Overall, Postoral Homer performs two useful services. First, it provides an excellent overview of major oralist scholarship through the 1980s, and Friedrich’s combative approach in his review of this vast expanse entertains even as it ably points out the flaws of oralism’s many forms. But also visible here is the other significant shortcoming of the book, namely its general failure to take account of more recent work on orality and beyond. Friedrich occasionally acknowledges the scholarship of Gregory Nagy, albeit with derision and dismissal, but the work of Nagy’s students and other more recent scholars remains largely ignored, lamentably so in the case of José González’s magisterial The Epic Rhapsode and His Craft.[4] Absent also are more recent works exploring neoanalysis, like Malcolm Davies’s The Aethiopis.[5] Indeed, Friedrich’s focus in this book on eviscerating older oralist scholarship to the exclusion of nearly everything else almost makes it seem as if he has attempted, like Odysseus in the Nekyia, to revitalize the shades of Parry and Lord for one last argument.

These faults notwithstanding, Friedrich’s Postoral Homer offers a timely reminder that the next, as yet largely unexplored region of Homeric scholarship is in the interplay between oral and written elements in the creation of the Iliad and Odyssey. For anyone still in need of convincing that this should be the case, Friedrich’s book is much recommended.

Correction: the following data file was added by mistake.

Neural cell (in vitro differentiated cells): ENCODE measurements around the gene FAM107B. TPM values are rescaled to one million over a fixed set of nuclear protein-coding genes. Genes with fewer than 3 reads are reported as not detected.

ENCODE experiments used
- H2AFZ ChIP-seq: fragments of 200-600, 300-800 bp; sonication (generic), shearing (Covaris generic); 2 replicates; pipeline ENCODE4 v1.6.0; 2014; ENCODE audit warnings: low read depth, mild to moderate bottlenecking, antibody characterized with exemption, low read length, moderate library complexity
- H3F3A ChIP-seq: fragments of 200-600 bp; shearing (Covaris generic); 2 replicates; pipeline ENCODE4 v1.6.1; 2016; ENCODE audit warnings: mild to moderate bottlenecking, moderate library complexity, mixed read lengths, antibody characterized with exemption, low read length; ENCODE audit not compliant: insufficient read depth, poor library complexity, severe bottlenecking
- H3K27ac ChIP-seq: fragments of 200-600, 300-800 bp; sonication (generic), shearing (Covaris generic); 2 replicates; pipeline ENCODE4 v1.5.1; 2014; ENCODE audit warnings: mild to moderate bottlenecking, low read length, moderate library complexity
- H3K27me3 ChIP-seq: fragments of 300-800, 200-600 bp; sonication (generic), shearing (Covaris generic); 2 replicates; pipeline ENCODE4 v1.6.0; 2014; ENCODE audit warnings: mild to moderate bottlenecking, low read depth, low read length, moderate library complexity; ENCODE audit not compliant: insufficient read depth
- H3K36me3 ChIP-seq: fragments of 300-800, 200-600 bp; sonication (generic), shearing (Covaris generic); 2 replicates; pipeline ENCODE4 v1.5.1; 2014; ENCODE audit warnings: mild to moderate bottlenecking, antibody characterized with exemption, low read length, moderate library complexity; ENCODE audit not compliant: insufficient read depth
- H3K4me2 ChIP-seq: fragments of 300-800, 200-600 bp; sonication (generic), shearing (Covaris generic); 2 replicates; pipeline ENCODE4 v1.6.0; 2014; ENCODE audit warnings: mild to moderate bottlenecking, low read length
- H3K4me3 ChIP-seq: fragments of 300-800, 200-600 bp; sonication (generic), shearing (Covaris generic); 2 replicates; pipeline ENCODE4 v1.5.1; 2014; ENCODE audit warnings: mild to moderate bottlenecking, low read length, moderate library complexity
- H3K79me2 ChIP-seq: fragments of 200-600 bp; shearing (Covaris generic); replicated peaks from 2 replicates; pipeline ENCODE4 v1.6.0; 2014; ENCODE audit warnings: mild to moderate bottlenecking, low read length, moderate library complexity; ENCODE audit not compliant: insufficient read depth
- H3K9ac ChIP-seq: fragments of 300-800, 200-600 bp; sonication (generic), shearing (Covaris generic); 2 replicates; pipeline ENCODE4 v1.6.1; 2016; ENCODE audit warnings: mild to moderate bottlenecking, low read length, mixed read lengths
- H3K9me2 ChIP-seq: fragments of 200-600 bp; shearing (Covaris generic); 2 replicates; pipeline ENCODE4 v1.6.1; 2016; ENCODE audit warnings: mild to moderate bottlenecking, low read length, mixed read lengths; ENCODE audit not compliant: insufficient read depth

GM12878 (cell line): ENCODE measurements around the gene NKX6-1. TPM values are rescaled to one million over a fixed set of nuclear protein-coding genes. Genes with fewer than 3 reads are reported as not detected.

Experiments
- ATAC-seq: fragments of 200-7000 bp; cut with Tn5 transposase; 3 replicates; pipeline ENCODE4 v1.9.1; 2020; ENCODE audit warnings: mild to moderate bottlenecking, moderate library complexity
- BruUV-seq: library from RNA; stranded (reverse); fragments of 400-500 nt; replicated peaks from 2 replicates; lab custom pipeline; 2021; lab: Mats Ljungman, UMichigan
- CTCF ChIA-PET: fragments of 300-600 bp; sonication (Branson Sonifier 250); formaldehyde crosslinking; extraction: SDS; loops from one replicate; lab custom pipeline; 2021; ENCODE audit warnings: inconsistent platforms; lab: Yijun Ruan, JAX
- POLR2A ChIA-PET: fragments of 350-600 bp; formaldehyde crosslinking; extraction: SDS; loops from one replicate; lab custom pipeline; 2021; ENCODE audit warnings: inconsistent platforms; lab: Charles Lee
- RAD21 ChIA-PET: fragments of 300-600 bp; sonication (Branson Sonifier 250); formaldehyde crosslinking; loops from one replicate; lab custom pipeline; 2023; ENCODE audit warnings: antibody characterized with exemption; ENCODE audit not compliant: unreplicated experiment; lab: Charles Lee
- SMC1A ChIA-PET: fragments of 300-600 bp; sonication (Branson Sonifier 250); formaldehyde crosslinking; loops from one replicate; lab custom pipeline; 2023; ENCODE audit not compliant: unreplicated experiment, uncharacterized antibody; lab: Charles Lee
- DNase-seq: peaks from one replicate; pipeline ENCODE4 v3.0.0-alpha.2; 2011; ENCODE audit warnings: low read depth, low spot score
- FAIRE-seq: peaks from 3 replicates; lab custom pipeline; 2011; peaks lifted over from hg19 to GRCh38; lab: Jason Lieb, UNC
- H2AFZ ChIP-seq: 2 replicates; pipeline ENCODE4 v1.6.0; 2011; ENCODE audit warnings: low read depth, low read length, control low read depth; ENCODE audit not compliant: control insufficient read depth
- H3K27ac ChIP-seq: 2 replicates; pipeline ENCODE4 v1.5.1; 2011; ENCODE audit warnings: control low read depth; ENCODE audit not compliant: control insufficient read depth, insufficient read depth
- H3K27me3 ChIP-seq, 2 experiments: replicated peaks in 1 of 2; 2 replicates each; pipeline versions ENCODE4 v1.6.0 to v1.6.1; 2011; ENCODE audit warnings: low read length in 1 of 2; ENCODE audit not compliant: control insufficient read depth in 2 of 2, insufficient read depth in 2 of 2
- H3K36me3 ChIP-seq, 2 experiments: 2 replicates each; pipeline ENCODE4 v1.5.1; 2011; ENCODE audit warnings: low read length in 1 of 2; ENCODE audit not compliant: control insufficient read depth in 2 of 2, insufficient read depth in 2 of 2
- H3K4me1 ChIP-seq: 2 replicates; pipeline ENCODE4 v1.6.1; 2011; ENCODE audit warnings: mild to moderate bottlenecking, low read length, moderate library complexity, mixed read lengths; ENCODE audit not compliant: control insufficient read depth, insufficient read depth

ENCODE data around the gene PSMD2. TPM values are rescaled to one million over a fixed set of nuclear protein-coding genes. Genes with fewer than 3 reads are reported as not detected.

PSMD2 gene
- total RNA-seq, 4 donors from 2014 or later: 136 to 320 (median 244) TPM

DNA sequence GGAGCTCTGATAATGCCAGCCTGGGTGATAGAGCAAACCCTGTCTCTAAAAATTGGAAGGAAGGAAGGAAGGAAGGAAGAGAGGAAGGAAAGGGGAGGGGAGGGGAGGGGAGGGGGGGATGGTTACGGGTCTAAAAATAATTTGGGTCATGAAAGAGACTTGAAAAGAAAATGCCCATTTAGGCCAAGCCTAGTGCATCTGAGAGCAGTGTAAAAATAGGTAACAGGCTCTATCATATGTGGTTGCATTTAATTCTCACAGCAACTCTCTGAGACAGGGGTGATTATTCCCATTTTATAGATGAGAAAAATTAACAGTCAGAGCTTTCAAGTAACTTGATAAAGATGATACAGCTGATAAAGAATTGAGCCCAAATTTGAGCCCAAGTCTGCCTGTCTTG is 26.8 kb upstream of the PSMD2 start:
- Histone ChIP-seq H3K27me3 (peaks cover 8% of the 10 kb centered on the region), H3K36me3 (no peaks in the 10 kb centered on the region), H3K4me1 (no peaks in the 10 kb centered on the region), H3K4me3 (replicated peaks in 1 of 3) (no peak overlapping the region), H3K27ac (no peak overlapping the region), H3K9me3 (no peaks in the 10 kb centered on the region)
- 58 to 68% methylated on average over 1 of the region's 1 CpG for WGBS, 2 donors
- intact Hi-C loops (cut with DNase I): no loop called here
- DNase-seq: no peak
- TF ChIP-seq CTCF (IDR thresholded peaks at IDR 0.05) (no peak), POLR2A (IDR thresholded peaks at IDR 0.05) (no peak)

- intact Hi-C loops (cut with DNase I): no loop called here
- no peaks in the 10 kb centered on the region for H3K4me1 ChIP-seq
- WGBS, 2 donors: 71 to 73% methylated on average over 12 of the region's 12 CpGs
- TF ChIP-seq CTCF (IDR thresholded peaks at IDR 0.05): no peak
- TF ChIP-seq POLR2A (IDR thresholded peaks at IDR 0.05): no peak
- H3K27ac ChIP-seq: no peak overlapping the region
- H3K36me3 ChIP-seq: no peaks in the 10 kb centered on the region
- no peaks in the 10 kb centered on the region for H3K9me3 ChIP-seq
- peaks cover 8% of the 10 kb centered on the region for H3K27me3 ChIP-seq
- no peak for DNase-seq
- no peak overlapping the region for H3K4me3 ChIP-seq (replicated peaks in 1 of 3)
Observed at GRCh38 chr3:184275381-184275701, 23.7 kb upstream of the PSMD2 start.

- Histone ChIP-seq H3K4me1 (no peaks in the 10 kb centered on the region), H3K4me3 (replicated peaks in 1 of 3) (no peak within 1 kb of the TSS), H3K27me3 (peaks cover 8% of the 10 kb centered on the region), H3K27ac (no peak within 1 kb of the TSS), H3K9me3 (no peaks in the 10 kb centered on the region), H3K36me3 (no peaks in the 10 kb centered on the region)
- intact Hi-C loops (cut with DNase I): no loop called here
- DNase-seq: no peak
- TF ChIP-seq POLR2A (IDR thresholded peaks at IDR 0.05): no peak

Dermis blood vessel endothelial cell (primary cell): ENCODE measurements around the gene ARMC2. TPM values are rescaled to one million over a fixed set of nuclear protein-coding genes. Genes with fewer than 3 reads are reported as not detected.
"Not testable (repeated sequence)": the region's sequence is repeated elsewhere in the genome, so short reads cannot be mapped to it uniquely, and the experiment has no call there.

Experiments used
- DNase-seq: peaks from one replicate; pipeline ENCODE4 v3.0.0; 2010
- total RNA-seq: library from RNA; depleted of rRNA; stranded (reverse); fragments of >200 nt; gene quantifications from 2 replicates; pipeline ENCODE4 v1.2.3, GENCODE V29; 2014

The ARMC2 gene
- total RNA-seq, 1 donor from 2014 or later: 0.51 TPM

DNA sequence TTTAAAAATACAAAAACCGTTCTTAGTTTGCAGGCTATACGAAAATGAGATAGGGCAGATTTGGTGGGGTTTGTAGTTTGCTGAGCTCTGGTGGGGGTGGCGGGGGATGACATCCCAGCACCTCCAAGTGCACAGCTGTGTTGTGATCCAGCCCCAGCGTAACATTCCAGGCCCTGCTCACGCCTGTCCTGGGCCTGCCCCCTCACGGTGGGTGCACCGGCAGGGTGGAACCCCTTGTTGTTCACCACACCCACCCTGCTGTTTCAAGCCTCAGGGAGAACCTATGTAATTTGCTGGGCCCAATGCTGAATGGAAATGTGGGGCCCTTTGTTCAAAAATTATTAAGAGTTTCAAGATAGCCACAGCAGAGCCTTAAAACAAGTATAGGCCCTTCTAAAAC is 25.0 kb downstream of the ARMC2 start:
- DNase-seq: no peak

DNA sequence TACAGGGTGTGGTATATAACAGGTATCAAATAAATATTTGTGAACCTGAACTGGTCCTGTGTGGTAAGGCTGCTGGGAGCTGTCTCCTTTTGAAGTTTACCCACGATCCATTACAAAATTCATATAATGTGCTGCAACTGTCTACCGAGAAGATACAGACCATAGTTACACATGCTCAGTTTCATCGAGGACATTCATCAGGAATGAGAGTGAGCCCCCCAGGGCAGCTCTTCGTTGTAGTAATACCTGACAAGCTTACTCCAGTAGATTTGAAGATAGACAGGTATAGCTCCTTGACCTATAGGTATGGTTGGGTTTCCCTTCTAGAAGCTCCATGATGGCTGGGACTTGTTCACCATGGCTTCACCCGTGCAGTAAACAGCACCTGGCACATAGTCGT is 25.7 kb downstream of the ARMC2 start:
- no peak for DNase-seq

[1] Haslam, M. (1997) “Homeric Papyri and Transmission of the Text,” in I. Morris and B.B. Powell, eds., A New Companion to Homer: 55-100. Leiden: Brill.

[2] Friedrich, R. (2007) Formular Economy in Homer. The Poetics of the Breaches. Hermes Einzelschriften, 100. Stuttgart: Franz Steiner Verlag.

[3] Parry, A. (1966) “Have We Homer’s Iliad?,” Yale Classical Studies 20: 175-216.

[4] González, J.M. (2013) The Epic Rhapsode and His Craft: Homeric Performance in a Diachronic Perspective. Washington, DC: Center for Hellenic Studies.

[5] Davies, M. (2016) The Aethiopis: Neo-Neoanalysis Reanalyzed. Washington, DC: Center for Hellenic Studies.